• People should see a doctor and receive an examination if they experience persistent swelling, stiffness or pain at the base of their thumb. During the exam, their doctor will ask questions about their symptoms; check for joint-based swelling or lumps; and test the range of motion of the thumb. Imaging testing may also be used to confirm a diagnosis.

What Else Do I Need to Know about Arthritis of the Hand?

  • Arthritis of the hand, as with the thumb, is often due to long-term wear and tear. Because of this, a history of hand injuries may increase one's risk of developing arthritis later on.
  • This condition is usually treated with a mixture of lifestyle adjustments (i.e. pain medication, hot and cold compresses, splints, arthritis-friendly hand tools, and even dietary changes), as well as prescribed exercises to maintain the flexibility of the hands. If these treatments do not provide relief, surgery is the next step in maintaining the hand’s functionality.
  • People should see a doctor and receive an examination if they experience chronic hand tenderness, swelling or redness (with no obvious cause), and/or a limited range of motion in the hand. To confirm a diagnosis of arthritis of the hand, patients must visit with their doctor and undergo a physical examination. During the visit, the doctor will check the joints of the hand and discuss a patient's symptoms. They will also likely order an x-ray to confirm a diagnosis, as well as to check for bone spurs in the hand joints.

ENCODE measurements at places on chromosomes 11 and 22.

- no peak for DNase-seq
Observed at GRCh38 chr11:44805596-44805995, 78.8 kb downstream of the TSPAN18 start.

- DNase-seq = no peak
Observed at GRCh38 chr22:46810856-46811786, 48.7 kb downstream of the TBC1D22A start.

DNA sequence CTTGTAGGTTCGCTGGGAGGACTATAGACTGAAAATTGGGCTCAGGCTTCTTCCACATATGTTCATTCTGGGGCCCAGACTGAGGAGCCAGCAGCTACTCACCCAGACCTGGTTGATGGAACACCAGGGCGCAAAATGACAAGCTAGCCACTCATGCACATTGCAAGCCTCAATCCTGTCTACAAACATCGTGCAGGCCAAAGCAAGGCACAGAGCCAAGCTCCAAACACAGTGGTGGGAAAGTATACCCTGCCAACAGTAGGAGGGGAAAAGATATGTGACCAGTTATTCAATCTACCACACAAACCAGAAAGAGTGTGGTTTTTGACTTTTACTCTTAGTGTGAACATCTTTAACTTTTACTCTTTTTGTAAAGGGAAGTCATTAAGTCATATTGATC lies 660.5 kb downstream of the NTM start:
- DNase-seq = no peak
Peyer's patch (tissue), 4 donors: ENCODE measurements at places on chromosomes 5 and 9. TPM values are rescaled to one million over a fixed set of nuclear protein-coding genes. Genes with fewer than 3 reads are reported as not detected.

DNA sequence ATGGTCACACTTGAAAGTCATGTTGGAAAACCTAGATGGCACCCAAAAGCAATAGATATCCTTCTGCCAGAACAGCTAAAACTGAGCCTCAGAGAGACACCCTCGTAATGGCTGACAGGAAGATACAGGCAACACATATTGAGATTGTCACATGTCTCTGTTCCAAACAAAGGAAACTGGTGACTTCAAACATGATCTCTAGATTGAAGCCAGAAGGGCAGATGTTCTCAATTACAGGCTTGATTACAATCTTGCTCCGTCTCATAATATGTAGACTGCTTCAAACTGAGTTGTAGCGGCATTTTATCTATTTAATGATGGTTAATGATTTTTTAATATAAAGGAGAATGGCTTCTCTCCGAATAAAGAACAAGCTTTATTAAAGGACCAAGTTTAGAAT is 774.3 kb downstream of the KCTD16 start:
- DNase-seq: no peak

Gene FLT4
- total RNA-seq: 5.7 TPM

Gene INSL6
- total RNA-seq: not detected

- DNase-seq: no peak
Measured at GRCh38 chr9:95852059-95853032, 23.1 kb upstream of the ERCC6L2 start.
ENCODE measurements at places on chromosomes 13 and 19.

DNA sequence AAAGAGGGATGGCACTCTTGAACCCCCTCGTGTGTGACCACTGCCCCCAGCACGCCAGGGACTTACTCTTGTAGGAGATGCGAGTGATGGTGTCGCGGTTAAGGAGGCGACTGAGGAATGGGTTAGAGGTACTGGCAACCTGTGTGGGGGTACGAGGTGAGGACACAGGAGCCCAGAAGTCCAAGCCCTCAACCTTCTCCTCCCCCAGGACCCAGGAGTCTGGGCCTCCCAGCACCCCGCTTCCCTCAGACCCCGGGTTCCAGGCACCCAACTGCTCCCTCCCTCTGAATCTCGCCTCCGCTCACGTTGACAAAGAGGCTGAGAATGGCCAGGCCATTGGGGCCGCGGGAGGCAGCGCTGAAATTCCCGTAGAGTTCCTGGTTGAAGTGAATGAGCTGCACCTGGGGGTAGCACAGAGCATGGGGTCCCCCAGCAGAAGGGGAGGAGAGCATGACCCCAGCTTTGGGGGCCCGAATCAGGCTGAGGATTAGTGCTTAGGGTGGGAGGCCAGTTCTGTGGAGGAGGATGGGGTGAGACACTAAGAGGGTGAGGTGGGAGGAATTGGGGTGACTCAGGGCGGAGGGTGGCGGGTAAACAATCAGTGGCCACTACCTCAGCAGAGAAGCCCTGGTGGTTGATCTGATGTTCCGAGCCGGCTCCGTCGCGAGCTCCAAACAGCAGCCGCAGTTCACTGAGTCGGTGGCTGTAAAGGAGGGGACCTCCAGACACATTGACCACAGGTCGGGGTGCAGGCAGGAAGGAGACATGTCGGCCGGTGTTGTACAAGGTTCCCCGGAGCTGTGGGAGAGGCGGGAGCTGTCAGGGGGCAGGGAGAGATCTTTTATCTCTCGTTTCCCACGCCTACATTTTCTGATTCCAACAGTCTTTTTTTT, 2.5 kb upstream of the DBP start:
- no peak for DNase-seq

What Else Do I Need to Know about Arthritis of the Wrist?

  • Wrist arthritis is commonly associated with the aging process, as the joint can suffer from the effects of wear and tear over time. This health issue is not exclusive to the elderly, however, and can develop at any age.
  • This condition can be treated nonsurgically and surgically. Initially, doctors will suggest nonsurgical treatments (i.e. medication; lifestyle modifications to relieve pressure on the wrist; splints and braces; and heat applications). However, when these approaches do not provide relief, surgery will be the next step in addressing persistent symptoms.
  • People should see their doctor if they experience swelling, redness, a reduced range of motion, or wrist pain. During the appointment, the doctor will conduct a physical examination and a range of motion test. Imaging testing may be used to confirm a diagnosis, as well as rule out health issues with similar symptoms (i.e. carpal tunnel syndrome).

What Can I Expect at Pittsburgh Foot & Hand Center?

Pittsburgh Foot and Hand Center will initially provide an exam and prescribe the lifestyle changes most likely to provide relief from the pain in your afflicted hand, wrist, or thumb. Where necessary, we can also help prepare patients for any recommended surgeries.

In addition to Dr. Bowman’s expertise, our practice’s partnerships provide patients with the access they may need to additional medical professionals, including physical therapists, occupational therapists, and orthotists. Dr. Bowman - and, when needed, these partners - will constantly strive to provide a consistent and high level of nonoperative and postoperative care.

Because every patient is different, specific questions about any diagnosis or surgery should always be discussed in-depth with your medical and/or surgical teams. That’s why we invite you to bring all of your questions to us during your visits, as well as by phone afterward if needed. We will gladly provide the information you need to make the right decision for your health needs.